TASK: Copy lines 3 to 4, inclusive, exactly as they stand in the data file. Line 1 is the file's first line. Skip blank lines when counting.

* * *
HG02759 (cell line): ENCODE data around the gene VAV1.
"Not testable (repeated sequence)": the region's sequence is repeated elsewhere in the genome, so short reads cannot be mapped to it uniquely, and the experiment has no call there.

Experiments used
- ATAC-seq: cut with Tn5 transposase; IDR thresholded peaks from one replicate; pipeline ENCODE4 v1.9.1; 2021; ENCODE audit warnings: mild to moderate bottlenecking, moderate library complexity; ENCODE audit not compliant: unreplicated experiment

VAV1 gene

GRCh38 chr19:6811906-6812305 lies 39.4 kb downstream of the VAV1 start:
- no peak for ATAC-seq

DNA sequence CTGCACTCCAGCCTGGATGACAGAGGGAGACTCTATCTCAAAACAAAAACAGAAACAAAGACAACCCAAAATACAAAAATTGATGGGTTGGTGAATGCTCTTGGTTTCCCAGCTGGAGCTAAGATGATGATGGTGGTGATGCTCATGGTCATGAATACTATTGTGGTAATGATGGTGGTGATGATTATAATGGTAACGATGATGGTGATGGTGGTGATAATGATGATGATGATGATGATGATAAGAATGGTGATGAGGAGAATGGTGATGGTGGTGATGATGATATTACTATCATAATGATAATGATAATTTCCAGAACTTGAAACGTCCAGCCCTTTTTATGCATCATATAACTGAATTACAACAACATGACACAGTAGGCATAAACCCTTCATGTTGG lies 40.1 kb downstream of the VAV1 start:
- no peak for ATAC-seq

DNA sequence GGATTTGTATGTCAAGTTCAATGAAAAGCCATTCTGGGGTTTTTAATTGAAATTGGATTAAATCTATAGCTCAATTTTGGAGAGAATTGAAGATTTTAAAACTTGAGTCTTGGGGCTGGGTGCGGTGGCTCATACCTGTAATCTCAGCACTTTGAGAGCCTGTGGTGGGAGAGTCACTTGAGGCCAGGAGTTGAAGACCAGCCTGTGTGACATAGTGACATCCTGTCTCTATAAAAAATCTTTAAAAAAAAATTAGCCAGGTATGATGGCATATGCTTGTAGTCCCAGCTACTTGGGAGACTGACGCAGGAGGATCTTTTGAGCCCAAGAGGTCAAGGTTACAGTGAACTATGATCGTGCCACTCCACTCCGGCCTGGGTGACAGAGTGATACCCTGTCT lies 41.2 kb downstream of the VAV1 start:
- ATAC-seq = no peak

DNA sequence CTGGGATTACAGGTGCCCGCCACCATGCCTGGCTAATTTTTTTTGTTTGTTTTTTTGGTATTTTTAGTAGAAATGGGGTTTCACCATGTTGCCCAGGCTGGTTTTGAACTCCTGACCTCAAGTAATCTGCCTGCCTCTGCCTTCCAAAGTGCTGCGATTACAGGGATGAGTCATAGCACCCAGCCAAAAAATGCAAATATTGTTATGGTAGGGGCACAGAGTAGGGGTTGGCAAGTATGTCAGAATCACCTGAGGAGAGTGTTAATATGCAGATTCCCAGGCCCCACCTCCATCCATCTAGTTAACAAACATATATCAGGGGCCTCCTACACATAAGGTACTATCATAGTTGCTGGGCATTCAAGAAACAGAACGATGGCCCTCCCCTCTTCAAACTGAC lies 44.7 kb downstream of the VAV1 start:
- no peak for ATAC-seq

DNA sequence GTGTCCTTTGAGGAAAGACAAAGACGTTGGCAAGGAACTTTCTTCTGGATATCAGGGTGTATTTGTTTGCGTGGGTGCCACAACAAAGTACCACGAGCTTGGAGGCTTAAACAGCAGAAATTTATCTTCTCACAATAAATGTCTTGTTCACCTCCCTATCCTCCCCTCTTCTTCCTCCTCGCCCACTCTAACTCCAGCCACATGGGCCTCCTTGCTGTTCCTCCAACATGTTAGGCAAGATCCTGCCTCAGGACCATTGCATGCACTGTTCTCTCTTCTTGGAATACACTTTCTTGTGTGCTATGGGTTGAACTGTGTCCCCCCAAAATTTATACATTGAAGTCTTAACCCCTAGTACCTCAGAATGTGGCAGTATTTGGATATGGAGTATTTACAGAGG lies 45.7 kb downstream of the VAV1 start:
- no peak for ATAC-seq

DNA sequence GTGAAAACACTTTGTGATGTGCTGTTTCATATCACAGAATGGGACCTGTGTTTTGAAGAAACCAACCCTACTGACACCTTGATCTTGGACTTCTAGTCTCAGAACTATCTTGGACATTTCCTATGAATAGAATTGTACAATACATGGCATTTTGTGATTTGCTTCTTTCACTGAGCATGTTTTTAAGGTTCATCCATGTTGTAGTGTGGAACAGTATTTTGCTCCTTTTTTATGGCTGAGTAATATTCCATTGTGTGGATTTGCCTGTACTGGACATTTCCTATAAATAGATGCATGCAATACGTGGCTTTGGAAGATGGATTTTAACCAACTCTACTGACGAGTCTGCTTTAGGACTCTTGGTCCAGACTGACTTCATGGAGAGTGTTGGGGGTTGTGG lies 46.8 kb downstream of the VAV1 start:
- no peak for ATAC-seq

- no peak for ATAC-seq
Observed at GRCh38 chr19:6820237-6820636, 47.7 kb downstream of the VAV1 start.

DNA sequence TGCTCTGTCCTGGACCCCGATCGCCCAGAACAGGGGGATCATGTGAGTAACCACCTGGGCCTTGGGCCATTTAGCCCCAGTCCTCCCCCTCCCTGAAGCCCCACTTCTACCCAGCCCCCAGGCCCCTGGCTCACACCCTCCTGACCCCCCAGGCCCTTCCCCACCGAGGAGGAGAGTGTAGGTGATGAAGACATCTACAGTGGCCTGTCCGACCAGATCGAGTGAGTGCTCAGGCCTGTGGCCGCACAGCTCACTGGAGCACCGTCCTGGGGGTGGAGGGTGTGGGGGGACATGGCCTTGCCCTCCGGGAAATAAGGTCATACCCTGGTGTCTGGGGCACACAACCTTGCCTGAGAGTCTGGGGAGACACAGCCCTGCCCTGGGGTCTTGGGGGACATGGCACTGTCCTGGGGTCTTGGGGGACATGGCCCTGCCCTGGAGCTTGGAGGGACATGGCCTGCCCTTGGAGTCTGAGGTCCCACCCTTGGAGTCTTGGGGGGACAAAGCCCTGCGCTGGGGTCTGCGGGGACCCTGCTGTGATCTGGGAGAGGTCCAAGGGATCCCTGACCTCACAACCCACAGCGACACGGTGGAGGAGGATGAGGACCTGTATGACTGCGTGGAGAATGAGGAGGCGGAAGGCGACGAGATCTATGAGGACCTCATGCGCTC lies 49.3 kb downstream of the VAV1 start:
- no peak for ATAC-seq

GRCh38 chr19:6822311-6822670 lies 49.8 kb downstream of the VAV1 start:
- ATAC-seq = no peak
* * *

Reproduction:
Experiments used
- ATAC-seq: cut with Tn5 transposase; IDR thresholded peaks from one replicate; pipeline ENCODE4 v1.9.1; 2021; ENCODE audit warnings: mild to moderate bottlenecking, moderate library complexity; ENCODE audit not compliant: unreplicated experiment